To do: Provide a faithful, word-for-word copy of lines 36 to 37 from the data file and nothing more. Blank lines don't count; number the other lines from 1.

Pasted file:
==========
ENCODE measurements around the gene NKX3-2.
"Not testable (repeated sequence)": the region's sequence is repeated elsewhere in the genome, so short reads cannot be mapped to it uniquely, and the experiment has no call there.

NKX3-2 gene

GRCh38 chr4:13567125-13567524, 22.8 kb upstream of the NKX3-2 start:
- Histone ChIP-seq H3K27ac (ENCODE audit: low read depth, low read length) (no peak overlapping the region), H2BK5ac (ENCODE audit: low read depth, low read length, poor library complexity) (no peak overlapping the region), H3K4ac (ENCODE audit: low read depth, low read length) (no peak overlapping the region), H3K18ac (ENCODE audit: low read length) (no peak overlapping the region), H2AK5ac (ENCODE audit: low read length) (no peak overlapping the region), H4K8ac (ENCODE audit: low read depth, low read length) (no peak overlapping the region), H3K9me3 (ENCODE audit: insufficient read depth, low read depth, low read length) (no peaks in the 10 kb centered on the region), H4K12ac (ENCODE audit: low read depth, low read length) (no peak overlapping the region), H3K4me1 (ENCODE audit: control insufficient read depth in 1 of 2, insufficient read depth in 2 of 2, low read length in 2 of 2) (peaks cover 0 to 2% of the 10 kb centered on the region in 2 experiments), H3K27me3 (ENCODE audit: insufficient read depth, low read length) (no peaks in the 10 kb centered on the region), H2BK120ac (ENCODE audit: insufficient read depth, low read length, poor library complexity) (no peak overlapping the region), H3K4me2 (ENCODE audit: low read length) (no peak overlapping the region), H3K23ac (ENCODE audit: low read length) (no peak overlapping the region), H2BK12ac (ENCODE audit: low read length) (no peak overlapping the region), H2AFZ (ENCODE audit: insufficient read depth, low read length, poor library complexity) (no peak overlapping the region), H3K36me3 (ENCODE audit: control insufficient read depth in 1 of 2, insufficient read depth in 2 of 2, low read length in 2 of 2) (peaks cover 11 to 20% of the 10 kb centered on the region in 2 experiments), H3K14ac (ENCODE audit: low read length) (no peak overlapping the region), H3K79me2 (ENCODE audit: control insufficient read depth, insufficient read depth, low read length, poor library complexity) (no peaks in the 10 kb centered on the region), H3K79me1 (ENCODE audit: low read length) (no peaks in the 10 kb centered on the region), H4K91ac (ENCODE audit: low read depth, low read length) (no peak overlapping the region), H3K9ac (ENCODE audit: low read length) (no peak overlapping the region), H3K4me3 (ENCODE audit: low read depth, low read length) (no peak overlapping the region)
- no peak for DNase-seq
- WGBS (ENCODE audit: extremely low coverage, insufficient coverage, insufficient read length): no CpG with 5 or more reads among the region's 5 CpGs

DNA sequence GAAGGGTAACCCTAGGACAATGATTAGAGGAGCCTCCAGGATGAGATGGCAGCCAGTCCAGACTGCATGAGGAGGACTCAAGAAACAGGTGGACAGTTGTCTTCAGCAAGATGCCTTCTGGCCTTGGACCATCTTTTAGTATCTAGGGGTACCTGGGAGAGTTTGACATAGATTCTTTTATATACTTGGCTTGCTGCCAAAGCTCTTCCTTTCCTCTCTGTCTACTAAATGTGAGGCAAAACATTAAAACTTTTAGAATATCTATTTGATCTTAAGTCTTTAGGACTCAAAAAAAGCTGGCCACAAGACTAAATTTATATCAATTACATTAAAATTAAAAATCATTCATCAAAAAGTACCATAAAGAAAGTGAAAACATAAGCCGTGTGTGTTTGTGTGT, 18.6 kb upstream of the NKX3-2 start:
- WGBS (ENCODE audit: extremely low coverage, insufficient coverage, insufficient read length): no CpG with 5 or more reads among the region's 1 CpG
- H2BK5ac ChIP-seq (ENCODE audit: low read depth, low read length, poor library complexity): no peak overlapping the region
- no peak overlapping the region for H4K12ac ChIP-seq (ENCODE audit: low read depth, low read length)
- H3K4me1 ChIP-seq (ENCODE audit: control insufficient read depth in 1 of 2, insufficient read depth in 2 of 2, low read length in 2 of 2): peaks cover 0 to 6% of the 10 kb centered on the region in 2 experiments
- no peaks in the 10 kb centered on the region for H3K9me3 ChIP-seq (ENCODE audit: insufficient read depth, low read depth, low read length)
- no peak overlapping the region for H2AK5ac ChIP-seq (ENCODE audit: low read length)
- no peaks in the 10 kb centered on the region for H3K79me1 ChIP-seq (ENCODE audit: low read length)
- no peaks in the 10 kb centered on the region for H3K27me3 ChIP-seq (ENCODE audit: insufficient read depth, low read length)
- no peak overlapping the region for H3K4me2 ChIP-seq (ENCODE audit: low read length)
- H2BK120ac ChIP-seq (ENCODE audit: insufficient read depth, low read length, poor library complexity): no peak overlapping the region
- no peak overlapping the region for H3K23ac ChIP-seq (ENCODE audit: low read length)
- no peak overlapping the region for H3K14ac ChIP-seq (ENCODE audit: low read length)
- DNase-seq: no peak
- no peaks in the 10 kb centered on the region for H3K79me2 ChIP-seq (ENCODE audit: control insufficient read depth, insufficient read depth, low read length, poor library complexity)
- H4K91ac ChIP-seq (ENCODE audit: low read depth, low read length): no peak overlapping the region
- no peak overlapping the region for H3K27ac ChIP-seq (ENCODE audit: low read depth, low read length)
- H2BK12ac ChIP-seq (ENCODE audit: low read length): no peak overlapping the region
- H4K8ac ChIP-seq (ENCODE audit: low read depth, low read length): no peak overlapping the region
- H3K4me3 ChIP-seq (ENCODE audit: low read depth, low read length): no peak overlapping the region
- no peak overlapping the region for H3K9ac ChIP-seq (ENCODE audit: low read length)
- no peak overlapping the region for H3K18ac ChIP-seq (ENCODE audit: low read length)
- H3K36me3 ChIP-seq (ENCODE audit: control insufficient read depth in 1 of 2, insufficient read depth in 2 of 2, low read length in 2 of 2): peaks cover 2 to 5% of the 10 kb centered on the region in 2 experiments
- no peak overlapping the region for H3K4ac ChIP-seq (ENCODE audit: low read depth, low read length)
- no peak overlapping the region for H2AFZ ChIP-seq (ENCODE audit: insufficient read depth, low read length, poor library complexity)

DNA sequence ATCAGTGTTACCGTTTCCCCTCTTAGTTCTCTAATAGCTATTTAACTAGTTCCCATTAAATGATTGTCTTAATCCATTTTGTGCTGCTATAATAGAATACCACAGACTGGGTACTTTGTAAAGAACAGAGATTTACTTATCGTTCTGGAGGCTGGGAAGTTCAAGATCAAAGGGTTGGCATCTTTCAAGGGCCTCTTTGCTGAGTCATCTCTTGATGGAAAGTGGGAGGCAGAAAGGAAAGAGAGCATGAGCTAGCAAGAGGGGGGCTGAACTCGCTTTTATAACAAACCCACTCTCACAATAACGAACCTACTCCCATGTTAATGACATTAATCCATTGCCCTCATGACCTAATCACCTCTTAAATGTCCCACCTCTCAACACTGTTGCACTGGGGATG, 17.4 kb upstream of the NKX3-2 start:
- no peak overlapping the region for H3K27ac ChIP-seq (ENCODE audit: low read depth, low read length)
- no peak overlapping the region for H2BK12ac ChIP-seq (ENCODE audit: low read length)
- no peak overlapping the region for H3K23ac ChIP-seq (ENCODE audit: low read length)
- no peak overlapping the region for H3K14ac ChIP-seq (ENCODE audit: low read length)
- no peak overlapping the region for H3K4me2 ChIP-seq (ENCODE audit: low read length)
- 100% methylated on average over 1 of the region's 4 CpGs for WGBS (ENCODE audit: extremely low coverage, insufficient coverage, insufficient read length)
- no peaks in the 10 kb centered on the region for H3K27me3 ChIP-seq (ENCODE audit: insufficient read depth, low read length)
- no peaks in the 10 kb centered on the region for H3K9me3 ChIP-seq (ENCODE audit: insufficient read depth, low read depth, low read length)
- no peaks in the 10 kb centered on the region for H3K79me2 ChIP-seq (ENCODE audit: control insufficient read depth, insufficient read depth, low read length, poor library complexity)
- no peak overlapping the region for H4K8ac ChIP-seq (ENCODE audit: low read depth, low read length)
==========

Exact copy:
- no peak overlapping the region for H3K23ac ChIP-seq (ENCODE audit: low read length)
- no peak overlapping the region for H3K14ac ChIP-seq (ENCODE audit: low read length)